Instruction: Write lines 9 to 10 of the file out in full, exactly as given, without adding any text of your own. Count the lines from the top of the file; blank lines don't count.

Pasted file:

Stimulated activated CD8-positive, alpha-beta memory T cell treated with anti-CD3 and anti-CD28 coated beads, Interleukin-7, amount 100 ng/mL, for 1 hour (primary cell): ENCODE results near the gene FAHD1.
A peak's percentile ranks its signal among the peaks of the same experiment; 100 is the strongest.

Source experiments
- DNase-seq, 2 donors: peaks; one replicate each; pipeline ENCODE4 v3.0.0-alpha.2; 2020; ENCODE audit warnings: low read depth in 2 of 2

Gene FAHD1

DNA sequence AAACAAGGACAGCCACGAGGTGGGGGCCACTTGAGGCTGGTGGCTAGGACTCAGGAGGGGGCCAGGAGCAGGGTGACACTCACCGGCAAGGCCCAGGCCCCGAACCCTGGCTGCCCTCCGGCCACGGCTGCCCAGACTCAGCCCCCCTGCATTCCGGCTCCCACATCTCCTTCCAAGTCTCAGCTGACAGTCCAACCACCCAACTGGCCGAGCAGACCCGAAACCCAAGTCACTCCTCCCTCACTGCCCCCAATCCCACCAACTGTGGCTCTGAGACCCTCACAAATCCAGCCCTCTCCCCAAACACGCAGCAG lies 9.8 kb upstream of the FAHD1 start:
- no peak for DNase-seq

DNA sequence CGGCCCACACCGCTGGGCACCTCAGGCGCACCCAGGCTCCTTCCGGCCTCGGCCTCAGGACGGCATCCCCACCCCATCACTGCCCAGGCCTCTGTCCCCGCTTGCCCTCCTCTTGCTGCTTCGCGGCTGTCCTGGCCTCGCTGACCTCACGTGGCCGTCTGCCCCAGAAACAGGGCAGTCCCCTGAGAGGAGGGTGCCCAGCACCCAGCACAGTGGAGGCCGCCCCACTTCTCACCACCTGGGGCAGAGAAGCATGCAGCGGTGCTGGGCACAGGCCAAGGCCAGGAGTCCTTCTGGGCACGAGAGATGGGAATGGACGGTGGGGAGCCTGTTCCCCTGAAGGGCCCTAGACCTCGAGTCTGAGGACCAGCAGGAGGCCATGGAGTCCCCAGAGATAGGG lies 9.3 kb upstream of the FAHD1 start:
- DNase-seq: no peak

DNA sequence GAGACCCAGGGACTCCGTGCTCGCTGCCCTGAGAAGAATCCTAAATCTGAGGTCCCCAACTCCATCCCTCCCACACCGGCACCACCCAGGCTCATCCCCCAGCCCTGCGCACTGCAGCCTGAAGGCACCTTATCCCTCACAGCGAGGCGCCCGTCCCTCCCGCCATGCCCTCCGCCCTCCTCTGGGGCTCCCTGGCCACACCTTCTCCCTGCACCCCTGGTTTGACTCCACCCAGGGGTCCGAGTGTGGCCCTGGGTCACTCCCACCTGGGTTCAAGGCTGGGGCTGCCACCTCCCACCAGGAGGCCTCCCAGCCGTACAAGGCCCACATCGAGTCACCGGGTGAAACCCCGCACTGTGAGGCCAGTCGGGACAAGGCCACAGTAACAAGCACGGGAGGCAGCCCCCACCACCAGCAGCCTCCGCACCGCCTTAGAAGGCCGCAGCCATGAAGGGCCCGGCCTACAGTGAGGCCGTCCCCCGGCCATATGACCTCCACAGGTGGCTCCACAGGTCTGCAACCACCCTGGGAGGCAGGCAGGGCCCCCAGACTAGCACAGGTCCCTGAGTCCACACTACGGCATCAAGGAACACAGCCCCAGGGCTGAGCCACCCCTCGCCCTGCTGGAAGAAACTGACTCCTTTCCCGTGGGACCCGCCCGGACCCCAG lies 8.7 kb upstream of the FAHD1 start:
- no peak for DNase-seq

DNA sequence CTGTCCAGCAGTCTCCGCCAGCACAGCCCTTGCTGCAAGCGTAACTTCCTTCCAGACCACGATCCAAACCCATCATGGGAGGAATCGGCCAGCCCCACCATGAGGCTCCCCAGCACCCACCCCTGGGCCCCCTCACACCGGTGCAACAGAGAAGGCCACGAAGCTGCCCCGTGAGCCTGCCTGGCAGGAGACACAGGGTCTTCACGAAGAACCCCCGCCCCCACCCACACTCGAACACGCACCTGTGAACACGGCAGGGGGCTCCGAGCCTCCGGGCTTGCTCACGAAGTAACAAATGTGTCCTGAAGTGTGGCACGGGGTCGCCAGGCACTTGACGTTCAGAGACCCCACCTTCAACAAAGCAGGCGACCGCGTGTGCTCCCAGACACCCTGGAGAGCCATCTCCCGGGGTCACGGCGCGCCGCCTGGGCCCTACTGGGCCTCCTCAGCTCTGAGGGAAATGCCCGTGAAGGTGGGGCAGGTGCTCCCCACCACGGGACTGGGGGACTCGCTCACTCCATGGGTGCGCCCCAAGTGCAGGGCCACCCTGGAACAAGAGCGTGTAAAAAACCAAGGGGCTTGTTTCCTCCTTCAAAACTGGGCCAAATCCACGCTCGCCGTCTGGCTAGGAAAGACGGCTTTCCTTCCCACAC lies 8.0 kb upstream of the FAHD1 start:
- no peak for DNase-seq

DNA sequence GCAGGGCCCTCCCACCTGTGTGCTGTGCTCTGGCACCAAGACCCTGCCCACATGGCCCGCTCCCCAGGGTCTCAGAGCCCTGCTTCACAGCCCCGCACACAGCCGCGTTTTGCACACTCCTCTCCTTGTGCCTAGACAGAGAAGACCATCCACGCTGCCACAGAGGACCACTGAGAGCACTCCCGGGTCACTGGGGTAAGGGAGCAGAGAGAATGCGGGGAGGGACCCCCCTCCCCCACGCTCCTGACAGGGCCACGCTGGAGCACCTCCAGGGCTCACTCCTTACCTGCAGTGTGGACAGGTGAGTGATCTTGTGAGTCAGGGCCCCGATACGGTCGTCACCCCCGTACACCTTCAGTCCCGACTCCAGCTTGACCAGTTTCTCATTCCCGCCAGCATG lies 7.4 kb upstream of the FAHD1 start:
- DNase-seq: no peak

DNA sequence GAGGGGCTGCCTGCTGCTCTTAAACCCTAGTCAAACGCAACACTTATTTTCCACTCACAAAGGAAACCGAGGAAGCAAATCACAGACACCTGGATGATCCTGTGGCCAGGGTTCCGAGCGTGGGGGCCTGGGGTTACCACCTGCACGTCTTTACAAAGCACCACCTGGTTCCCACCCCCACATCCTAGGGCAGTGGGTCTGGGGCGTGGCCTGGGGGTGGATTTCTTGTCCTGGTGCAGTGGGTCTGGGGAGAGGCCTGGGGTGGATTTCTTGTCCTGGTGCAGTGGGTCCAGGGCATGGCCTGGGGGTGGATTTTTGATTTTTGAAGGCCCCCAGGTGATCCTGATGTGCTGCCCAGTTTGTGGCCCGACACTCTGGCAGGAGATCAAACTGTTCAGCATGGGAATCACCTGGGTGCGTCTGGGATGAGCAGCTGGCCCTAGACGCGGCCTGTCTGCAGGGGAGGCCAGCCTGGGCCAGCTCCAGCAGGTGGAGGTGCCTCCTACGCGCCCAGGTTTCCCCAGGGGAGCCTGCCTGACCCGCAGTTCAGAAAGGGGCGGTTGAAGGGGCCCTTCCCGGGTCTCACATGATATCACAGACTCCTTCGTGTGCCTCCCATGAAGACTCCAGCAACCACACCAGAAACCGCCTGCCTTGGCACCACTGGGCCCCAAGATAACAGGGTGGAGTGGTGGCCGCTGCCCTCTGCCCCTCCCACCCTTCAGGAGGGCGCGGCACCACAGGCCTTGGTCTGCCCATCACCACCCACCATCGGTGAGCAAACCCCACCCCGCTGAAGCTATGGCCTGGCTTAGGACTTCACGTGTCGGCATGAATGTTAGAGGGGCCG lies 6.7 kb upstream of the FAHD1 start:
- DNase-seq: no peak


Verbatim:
- DNase-seq: no peak

DNA sequence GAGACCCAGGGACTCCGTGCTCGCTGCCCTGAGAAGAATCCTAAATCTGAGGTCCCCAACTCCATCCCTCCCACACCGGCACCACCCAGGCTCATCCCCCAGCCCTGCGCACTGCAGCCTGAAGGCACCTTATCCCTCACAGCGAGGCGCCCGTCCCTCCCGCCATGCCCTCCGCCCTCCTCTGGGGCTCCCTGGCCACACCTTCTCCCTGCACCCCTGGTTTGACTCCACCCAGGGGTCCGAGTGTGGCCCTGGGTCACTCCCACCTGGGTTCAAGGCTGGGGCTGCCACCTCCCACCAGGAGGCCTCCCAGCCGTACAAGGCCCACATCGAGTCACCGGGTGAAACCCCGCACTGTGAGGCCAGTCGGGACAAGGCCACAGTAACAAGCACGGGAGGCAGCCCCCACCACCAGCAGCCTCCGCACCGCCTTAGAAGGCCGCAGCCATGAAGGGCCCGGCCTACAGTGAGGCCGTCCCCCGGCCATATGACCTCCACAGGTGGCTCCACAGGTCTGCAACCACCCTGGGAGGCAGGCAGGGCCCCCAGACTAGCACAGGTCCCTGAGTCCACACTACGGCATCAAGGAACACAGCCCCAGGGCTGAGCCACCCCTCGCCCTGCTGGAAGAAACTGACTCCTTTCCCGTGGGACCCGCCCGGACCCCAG lies 8.7 kb upstream of the FAHD1 start: